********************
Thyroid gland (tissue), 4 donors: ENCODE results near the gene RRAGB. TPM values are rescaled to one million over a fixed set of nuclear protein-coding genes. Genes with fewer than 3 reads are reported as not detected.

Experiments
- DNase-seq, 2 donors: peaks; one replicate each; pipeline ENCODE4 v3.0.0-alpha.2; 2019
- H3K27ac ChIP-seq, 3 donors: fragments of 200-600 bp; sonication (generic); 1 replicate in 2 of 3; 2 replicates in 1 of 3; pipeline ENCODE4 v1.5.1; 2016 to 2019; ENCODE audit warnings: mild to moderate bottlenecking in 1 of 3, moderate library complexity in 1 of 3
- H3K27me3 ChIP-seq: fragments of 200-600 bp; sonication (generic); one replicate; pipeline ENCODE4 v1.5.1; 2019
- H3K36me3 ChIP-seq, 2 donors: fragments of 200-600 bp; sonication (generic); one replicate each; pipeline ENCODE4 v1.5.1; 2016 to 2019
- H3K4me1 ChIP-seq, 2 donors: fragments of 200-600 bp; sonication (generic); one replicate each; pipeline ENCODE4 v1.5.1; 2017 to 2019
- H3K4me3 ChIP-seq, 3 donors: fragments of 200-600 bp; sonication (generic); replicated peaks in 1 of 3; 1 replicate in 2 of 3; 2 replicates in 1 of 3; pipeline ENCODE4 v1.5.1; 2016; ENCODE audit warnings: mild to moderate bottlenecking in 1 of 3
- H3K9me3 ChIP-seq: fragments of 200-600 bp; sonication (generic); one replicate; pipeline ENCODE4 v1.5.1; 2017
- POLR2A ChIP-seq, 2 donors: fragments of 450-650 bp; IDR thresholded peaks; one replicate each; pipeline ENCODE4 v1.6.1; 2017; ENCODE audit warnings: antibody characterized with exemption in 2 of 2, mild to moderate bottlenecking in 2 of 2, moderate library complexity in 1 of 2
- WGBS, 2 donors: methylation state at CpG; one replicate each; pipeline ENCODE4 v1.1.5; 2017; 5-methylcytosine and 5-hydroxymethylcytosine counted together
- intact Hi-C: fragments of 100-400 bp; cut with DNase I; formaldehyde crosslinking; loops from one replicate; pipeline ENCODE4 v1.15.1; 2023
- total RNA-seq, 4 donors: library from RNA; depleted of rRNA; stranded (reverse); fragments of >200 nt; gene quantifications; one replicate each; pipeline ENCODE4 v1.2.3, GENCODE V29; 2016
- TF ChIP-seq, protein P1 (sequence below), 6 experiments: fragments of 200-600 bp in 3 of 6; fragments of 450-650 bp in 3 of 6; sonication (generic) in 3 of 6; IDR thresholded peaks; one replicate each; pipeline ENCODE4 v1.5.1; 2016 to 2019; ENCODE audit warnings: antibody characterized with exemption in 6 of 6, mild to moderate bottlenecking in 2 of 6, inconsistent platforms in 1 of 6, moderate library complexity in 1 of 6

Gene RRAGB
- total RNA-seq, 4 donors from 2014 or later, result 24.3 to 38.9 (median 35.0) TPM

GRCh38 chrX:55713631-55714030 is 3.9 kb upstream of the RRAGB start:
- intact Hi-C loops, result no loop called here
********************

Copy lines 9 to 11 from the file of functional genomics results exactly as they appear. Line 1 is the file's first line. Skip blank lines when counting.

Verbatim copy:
- H3K9me3 ChIP-seq: fragments of 200-600 bp; sonication (generic); one replicate; pipeline ENCODE4 v1.5.1; 2017
- POLR2A ChIP-seq, 2 donors: fragments of 450-650 bp; IDR thresholded peaks; one replicate each; pipeline ENCODE4 v1.6.1; 2017; ENCODE audit warnings: antibody characterized with exemption in 2 of 2, mild to moderate bottlenecking in 2 of 2, moderate library complexity in 1 of 2
- WGBS, 2 donors: methylation state at CpG; one replicate each; pipeline ENCODE4 v1.1.5; 2017; 5-methylcytosine and 5-hydroxymethylcytosine counted together